Integrated Behavioral Health Consultant Lisa Bomley provides an overview and discusses the importance of Integrated Behavioral Health Care.
Lisa Bomley is a Licensed Clinical Social Worker and has provided Integrated Behavioral Health Consultation services for Gritman Medical Center since August of last year. She is part of a growing behavioral health team throughout the Gritman System.
What is Integrated Behavioral Health Care?
“Integrated Behavioral Health Care is a flexible way of caring for our patients that emphasizes opportunities to improve the accessibility and delivery of behavioral health services in primary care through interdisciplinary collaboration,” she said. “Integrated Behavioral Health Care brings skills and expertise to address the behavioral health needs of our patients and can include scheduled or same-day appointments.”
Appointments are centered around the Brief Solution-Focused model of treatment and are meant to be short-term. Examples of referrals include problems related to stress, anxiety/fears, depression, anger, relationship issues, grief/bereavement, chronic illness management, or new medical diagnosis.
This program is run through Gritman’s Moscow Family Medicine Downtown clinic, but Lisa also provides support for patients who are being treated at our Moscow Family Medicine Westside and QuickCARE clinics.
During a typical day, Lisa will meet with patients as part of their primary care visit and will also hold individual therapeutic sessions. “I enjoy sitting with people and hearing their stories. I love to provide people with skills to live their lives with control, peace, and dignity,” she said. “Letting people know they are seen, heard and valued is important to me. I want people to feel they can trust the team that cares for them and it is an honor to be a part of that team.”
The team Lisa primarily works with includes providers and staff at our Moscow Family Medicine Downtown clinic. She describes them as kind, devoted and patient-centered. “It is a fun and welcoming environment from the front desk staff to the providers. I enjoy the recent expansion of behavioral health at the clinic and the rich learning environment and expertise from Caren Cox, LCPC, and Gwen Mitchell, Ph.D.,” she said.
Behavioral Health During the Holidays
Behavioral health is particularly important during certain times of the year, including the holiday season. The time of year surrounding the holidays can be challenging for some in the community who are facing grief or mental health.
“Mental health and grief can be more difficult to manage over the holidays due to the different demands on our time and emotions,” she said. “Anniversaries of deaths, diagnoses, traumatic events or even celebrations can also increase our need for additional support from others.”
For those who may experience grief and/or mental health challenges during the holiday season, Lisa offers recommendations.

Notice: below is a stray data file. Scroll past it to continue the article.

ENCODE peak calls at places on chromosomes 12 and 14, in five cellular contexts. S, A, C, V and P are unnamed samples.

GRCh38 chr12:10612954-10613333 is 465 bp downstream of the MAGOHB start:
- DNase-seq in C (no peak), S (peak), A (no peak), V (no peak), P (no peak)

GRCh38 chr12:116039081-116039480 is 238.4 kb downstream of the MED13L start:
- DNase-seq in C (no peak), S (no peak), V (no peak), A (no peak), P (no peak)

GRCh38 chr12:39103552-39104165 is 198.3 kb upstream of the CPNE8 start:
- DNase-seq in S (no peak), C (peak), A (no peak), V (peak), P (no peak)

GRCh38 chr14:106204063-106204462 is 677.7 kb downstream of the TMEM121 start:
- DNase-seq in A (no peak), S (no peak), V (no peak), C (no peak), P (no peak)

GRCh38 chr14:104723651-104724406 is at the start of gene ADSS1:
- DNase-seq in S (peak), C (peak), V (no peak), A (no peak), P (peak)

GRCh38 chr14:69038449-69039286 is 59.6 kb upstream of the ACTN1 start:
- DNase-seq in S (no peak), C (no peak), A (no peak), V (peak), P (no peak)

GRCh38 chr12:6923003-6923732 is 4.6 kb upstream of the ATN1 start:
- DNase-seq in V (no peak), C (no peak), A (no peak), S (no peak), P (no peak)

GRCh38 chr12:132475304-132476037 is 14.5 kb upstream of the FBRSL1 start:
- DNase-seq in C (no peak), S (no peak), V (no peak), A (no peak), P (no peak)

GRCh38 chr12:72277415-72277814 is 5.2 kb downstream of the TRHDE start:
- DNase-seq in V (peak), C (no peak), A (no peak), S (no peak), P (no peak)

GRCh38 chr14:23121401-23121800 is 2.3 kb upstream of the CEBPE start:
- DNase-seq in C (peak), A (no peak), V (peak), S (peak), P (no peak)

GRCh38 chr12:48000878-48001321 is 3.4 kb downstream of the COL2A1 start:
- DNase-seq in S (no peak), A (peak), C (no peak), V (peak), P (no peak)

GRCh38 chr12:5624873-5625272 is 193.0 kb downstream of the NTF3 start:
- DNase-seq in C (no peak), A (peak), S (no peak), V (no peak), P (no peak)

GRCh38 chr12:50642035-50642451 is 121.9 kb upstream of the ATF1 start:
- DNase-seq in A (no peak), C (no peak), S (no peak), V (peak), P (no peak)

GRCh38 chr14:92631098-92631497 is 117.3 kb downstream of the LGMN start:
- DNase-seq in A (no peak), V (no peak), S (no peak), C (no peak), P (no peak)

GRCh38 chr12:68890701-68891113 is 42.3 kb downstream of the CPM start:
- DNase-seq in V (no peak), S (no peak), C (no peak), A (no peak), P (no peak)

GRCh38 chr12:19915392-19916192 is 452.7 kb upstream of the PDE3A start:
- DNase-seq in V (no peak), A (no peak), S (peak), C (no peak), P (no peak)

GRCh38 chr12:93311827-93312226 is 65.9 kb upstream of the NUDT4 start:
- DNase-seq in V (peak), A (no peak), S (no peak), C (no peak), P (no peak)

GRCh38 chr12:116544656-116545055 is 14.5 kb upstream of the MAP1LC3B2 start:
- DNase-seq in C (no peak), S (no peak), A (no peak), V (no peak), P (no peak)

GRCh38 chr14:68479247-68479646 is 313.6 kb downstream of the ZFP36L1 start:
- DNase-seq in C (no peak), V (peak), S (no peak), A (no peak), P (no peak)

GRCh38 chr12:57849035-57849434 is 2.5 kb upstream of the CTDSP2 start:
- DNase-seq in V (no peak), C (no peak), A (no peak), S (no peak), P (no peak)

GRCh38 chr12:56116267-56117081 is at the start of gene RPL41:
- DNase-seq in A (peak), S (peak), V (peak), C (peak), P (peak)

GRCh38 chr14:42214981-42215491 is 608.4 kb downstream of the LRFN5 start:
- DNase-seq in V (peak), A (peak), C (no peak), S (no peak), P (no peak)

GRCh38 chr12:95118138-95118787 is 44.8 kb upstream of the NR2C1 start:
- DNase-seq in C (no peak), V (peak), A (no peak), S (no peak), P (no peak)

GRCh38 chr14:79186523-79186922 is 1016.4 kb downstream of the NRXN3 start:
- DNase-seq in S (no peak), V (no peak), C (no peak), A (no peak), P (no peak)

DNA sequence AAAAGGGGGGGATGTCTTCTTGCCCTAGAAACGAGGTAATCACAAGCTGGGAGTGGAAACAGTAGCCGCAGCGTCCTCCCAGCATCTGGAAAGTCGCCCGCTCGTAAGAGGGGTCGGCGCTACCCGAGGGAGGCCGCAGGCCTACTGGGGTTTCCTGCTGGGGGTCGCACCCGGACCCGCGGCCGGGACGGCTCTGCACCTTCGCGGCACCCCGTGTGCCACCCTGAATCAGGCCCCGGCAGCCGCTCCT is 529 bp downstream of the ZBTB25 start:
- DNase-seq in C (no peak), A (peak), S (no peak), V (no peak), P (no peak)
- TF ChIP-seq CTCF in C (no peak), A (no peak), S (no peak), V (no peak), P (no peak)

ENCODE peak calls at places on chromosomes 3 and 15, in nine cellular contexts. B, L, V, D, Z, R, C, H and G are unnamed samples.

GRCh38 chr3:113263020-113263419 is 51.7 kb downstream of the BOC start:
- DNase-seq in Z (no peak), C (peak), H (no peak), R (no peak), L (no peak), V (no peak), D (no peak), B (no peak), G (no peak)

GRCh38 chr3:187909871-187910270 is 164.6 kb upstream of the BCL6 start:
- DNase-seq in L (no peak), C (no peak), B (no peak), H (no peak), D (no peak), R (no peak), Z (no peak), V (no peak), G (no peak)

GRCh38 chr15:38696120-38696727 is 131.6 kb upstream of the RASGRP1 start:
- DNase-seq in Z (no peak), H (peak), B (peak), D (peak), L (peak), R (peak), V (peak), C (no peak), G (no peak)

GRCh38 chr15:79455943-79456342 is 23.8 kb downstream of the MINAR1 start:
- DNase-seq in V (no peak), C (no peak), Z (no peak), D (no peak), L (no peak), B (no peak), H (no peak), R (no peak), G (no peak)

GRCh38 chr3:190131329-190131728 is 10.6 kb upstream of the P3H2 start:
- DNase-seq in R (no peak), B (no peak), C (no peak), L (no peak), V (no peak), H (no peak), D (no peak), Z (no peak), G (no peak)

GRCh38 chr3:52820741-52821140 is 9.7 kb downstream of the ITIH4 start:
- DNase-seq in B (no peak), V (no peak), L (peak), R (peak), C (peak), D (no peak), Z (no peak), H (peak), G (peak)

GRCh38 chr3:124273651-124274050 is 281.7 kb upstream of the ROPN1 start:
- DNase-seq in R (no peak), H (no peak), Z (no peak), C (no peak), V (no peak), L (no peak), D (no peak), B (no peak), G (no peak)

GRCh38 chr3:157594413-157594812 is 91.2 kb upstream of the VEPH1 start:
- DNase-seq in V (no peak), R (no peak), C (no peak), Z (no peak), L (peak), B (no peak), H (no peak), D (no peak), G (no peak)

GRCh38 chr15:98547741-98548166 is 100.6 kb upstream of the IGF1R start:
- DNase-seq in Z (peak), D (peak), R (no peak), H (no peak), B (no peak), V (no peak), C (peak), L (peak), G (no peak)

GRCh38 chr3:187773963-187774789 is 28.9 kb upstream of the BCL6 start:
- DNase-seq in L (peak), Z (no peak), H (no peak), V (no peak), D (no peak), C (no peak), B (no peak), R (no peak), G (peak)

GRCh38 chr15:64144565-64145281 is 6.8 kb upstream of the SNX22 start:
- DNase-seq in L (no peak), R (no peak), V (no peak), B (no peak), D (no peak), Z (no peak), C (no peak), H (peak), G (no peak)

“Give yourself grace and space,” she said. “Be gentle with yourself and allow time for your feelings. Remembering your loved one in spiritual rituals like lighting a candle or saying a prayer at your place of worship can give you a place to honor them. Have a backup plan. If you have plans to attend a large family dinner and it suddenly does not feel right, it’s OK to cancel. It is important to focus on things you can control. Maintain healthy routines of eating, sleeping, and activity during times of increased stress. Staying connected to your loved ones and your supportive community can help improve your mood and give you a sense of belonging. Ask for help from your primary care provider, clergy, or mental health professional if needed. If you are in a mental health crisis or are beginning to have suicidal thoughts, please call the National Suicide Hotline – 988 – or go to the nearest emergency department for help.”
Lisa began working at Gritman so she could start the Integrated Behavioral Health Program. “I believe having better access to behavioral health is a valuable and highly needed resource for people. Previous colleagues were employed and had kind words about the culture here so it felt like a good fit for me,” she said.
Access to Behavioral Health Services
Gritman clinic patients can access Integrated Behavioral Health Services by contacting their primary care provider – or through an in-person request during an office visit.
Outside of work, Lisa enjoys spending time with her husband and two teenage sons, going camping, traveling and attending sporting events. “I love to sing at my church and often perform the National Anthem at Lewis-Clark State College events,” she said. “Creating craft projects with my friends and nieces also gives me great joy and fun memories.”
Thank you, Lisa, for joining our Gritman Family and helping to provide Integrated Behavioral Health Consultation services to our patients.